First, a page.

If the least-square error between the wall segmentation and the second order polynomial is greater than about five pixels it is rejected from the further processing. A method for determining a wall thickness, T will now be described. The inner wall location and the outer wall locations previously determined (see RF_resolution is the length of a single RF sample, typically but not exclusively 0.08 millimeters. Since a plurality of scancones are developed during an ultrasound examination, and each scancone has a pair of orthogonal planes having corresponding thickness estimations, a median value may be calculated and accordingly constitutes a best estimate of the wall thickness. The minimum cost contour is found by using an iterative method starting with an initial contour that is fairly close to the desired contour. This initial contour is minimized iteratively and the motion of the contour between iterations resembles the motion of a snake; therefore the name of the algorithm. The snake moves under two forces—(1) an image-based force that tries to move the contour closer to image edges, and (2) a regularizing force that tries to make the contour smooth and short. At the end of the iterations, a contour is developed which balances the two forces using the following sub-algorithms of snake smoothing algorithm A combination of two images is used to define image-based forces. The first image is a gray scale image that is inputted at starting terminus Certain embodiments of the present invention relate to and can be practiced in conjunction with the invention and embodiments described in our co-pending application filed via Express Mail Label No. EV510340886US on Feb. 17, 2005, which is hereby incorporated by reference. Methods and systems to acquire an ultrasound estimated organ wall mass and/or weight such as a bladder using three dimensional ultrasound echo information are described. The three-dimensional (3D) based ultrasound information is generated from a microprocessor-based system utilizing an ultrasound transceiver that properly targets the organ or other region of interest (ROI) and utilizes algorithms to delineate the inner (sub-mucosal) and outer (sub-serosal) wall boundaries of the organ wall as part of a process to determine the organ wall weight or mass. When the organ is a bladder, bladder wall algorithms operate without making geometric assumptions of the bladder so that the shape, area, and thickness between the sub-mucosal and subserosal layers of the bladder wall are more accurately determined to provide in a turn a more accurate determination of the bladder wall volume. Knowing the accurate bladder volume allows a more accurate determination of bladder wall weight or mass as a product of bladder wall volume and bladder wall density or specific gravity. The embodiments include a system and methods for an automatic and convenient procedures to obtain an estimated bladder weight (UEBW) and/or a mass of the bladder wall based on analysis of three-dimensional images and analysis of one and two-dimensional information that comprises the 3D image. In one particular embodiment, a subject or patient is scanned using an ultrasound transceiver. The ultrasound transceiver, similar to the BladderScan® BVM6500 marketed by Diagnostic Ultrasound Incorporated of Redmond, Wash. provides an ultrasound sound image in the form of a three-dimensional scan cone. The 3D scan cone provides images of the ultrasound-probed ROI in the form of a rotational 2D scan plane array and is referred to as a V-mode® image or images. The V-mode® images may also be include wedge and translational arrays. After the scan, the transceiver displays the volume of urine retained within the bladder along with aiming information for the transceiver to enable the correct placement of the probe with respect to the bladder. The aiming information allows the user to repeat the scan as needed to get a well-centered image and/or a complete image of the bladder. Once the scan is complete, the three-dimensional data may be transmitted securely to a server computer on a remote computer that is coupled to a network, such as the Internet. Alternately, a local computer network, or an independent standalone personal computer may also be used. In any case, image processing algorithms on the computer analyze pixels within a 2D portion of a 3D image or the voxels of the 3D image. The image processing algorithms then define which pixels or voxels occupy or otherwise constitute an inner or outer wall layer. Thereafter, wall areas of the inner and outer layers, and thickness between them, is determined. Organ wall or bladder wall weight is determined as a product of wall layer area, thickness between the wall layers, and density of the wall. The image processing algorithms delineate the outer and inner walls of the anterior portion of bladder wall within the bladder region and determine the actual surface area, S, of the bladder wall using, for example, a modification of the Marching Cubes algorithm, as utilized from the VTK Library maintained by Kitware, Inc. (Clifton Park, N.Y., USA), incorporated by reference herein. The bladder wall thickness, t, is then calculated as the distance between the outer and the inner surfaces of bladder wall. Finally, as shown in equation E1, the bladder weight is estimated as the product of the surface area, thickness and bladder muscle specific gravity, ρ: One benefit of the embodiments of the present invention is that it produces more accurate and consistent estimates of UEBW. The reasons for higher accuracy and consistency include: The use of three-dimensional data instead of two-dimensional data to calculate the surface area and thickness. In another embodiment, the outer anterior wall of the bladder is delineated to enable the calculation of the bladder wall thickness (BWT); The use of the measured surface area instead of using surface area based upon a spherical model; and The automatic and consistent measurement of the bladder wall thickness. Additional benefits conferred by the embodiments also include its non-invasiveness and its ease of use in that UEBW is measured over a range of bladder volumes, thereby eliminating the need to catheterize the patient to fill up to a fixed volume. The plurality of scan planes As described above, the angular movement of the transducer may be mechanically effected and/or it may be electronically or otherwise generated. In either case, the number of lines The locations of the internal and peripheral scan lines may be further defined by an angular spacing from the center scan line With continued reference to The scan protocol for obtaining a UEBW begins by placing the transceiver Expanding on the protocol described above, and still referring to Wireless signals As shown in As shown in Once the inner surface or of the bladder wall or sub-serosal has been delineated on a set of data planes, the computer graphics algorithm known as the Marching Cubes algorithm, or other appropriate algorithm, may be used to calculate the 3D surface area of the bladder. The Marching Cubes algorithm creates a triangulated three-dimensional surface that is rendered by a computer graphics engine, for example, the VTK Library available from Kitware, Inc., Clifton Park, USA. Pixel intensity values of the triangle vertices dictate whether or not a given pixel constitutes a member of a given wall layer. For example, pixel values below a selected threshold value define a pixel location that is not a pixel member of a surface layer, and pixel values above a threshold value are defined as a surface layer member. Once the triangulated surface is available, calculating the surface area of that 3D surface is achieved by summing up the areas of all the triangles constituting the 3D surface. Using the delineated bladder surface as a starting point, the anterior wall of the bladder muscle is then determined to enable thickness calculation. For bladder wall finding, the following model is used. When the ultrasound beam is normally incident to the bladder surface, the bladder wall appears as two bright regions representing the sub-mucosal plus mucosal layer and the subserosal layer, separated by a dark region representing the detrusor muscle as shown in Once the bladder wall thickness, t, and the surface area, S, are available, UEBW is simply calculated per equation E1: The specific gravity, ρ, used for UEBW calculation is 0.957 as measured by Kojima et al. The four surface patch functions are highlighted in The surface patches are defined as functions of the patch coordinates, sij(u,v). The patch coordinates u and v, are defined such that 0≦u, v<1 where 0 represents the starting latitude or longitude coordinate (the i and j locations), and 1 represents the next latitude or longitude coordinate (the i+1 and j+1 locations). The surface function could also be expressed in Cartesian coordinates where si,j(u,v)=xi,j(u,v)i+yi,j(u,v)j+zi,j(u,v)k where i, j, k, are unit vectors in the x-, y-, and z-directions respectively. In vector form, the definition of a surface patch function as given in Equation 1 above describes k, are unit vectors in the x-, y-, and z-directions respectively as shown in the equation below. In vector form, the definition of a surface patch function is given in equation E2.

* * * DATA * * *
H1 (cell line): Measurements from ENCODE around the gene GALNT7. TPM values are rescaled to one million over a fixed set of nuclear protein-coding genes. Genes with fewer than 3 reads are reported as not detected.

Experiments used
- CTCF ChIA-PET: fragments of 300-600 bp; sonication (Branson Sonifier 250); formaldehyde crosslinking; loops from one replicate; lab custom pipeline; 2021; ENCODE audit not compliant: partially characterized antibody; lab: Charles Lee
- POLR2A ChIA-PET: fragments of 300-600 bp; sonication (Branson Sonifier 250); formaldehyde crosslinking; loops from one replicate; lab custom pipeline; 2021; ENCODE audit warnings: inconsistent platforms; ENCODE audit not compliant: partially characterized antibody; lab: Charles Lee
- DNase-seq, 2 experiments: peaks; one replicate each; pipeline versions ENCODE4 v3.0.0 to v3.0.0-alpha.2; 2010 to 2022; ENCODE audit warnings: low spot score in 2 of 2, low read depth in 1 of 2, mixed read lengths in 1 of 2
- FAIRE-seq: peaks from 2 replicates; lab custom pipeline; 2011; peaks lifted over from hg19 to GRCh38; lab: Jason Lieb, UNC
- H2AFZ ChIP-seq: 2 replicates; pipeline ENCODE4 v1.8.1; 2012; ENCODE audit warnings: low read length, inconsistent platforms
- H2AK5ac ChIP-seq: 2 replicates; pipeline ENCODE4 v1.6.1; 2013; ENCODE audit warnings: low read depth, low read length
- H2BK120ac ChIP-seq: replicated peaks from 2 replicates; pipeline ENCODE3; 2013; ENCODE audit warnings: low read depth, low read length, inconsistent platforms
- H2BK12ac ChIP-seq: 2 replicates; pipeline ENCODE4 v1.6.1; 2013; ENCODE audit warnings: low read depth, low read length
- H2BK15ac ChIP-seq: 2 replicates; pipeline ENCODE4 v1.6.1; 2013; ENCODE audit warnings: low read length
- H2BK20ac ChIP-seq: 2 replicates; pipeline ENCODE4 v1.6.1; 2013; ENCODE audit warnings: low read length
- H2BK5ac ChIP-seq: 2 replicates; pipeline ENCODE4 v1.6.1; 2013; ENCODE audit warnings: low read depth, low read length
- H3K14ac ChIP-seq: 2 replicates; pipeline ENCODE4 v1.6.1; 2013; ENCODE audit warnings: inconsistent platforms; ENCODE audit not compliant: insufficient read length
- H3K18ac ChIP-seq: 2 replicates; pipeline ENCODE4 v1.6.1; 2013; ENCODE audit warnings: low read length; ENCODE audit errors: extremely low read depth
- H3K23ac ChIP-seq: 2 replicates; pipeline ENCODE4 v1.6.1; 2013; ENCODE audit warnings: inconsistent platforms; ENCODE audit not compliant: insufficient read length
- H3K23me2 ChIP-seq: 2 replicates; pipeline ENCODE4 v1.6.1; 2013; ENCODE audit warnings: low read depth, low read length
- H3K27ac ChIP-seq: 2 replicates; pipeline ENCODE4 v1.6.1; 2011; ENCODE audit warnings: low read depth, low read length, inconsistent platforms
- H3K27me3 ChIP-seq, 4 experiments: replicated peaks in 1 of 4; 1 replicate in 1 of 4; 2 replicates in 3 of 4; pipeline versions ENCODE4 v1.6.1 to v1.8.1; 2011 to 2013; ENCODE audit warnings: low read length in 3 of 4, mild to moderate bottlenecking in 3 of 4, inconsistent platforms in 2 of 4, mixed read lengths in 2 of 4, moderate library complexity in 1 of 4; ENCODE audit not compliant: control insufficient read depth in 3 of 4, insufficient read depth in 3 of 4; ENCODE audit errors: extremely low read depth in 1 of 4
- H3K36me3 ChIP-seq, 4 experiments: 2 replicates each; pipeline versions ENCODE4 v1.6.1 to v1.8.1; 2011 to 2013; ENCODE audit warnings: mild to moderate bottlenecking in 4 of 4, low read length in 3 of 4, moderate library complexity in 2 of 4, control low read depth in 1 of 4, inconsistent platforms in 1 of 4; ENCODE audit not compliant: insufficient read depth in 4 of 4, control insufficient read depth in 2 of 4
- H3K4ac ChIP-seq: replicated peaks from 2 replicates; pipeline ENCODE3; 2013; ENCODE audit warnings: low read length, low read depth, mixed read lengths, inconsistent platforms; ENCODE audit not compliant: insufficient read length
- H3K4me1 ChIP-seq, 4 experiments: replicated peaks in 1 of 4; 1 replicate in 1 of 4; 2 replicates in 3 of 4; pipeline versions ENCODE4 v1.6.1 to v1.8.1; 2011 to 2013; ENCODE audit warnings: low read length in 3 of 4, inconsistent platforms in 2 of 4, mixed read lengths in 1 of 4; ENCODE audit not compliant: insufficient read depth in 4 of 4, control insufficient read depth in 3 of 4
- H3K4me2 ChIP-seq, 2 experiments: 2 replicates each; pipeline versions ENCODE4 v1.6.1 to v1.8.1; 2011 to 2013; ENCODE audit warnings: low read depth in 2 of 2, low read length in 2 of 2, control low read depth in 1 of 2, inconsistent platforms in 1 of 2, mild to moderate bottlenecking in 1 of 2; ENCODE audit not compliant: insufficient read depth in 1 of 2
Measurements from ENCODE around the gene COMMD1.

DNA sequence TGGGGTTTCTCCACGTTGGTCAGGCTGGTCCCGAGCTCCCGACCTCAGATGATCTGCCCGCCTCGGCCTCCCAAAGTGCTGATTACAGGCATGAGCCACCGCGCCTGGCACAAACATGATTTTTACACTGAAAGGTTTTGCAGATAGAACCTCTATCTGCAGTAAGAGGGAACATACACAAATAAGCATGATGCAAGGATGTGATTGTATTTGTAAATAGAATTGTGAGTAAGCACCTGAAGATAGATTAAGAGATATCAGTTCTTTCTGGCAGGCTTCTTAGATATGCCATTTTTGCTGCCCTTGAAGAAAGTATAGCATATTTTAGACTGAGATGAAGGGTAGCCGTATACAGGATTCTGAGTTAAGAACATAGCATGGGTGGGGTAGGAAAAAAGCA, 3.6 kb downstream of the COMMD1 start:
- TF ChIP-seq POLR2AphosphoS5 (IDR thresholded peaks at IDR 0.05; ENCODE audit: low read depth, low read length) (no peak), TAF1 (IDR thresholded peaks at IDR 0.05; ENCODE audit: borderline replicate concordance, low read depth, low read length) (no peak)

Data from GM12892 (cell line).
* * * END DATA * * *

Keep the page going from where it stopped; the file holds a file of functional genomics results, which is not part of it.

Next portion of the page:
With the definitions of surface patch functions complete, attention can turn to the surface area calculation represented in the fifth block